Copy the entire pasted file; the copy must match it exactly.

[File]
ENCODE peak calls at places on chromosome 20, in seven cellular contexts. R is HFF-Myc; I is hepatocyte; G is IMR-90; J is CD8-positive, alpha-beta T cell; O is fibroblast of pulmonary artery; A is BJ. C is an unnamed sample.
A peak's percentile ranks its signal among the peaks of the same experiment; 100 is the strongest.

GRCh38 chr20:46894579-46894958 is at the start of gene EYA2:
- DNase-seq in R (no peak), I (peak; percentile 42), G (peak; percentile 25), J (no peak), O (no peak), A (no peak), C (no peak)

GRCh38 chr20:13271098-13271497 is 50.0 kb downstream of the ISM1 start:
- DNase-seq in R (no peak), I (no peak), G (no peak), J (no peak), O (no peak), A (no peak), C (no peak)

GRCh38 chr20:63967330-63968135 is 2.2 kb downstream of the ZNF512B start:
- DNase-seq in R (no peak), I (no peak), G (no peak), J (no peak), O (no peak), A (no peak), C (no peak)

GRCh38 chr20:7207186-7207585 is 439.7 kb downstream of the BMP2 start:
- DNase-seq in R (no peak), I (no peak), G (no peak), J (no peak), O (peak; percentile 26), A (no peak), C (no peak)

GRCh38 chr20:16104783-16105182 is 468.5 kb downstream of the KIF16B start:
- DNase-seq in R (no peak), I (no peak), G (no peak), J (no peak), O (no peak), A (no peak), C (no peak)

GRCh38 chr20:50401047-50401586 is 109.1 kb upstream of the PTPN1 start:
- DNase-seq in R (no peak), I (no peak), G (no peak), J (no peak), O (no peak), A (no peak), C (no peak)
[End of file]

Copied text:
ENCODE peak calls at places on chromosome 20, in seven cellular contexts. R is HFF-Myc; I is hepatocyte; G is IMR-90; J is CD8-positive, alpha-beta T cell; O is fibroblast of pulmonary artery; A is BJ. C is an unnamed sample.
A peak's percentile ranks its signal among the peaks of the same experiment; 100 is the strongest.

GRCh38 chr20:46894579-46894958 is at the start of gene EYA2:
- DNase-seq in R (no peak), I (peak; percentile 42), G (peak; percentile 25), J (no peak), O (no peak), A (no peak), C (no peak)

GRCh38 chr20:13271098-13271497 is 50.0 kb downstream of the ISM1 start:
- DNase-seq in R (no peak), I (no peak), G (no peak), J (no peak), O (no peak), A (no peak), C (no peak)

GRCh38 chr20:63967330-63968135 is 2.2 kb downstream of the ZNF512B start:
- DNase-seq in R (no peak), I (no peak), G (no peak), J (no peak), O (no peak), A (no peak), C (no peak)

GRCh38 chr20:7207186-7207585 is 439.7 kb downstream of the BMP2 start:
- DNase-seq in R (no peak), I (no peak), G (no peak), J (no peak), O (peak; percentile 26), A (no peak), C (no peak)

GRCh38 chr20:16104783-16105182 is 468.5 kb downstream of the KIF16B start:
- DNase-seq in R (no peak), I (no peak), G (no peak), J (no peak), O (no peak), A (no peak), C (no peak)

GRCh38 chr20:50401047-50401586 is 109.1 kb upstream of the PTPN1 start:
- DNase-seq in R (no peak), I (no peak), G (no peak), J (no peak), O (no peak), A (no peak), C (no peak)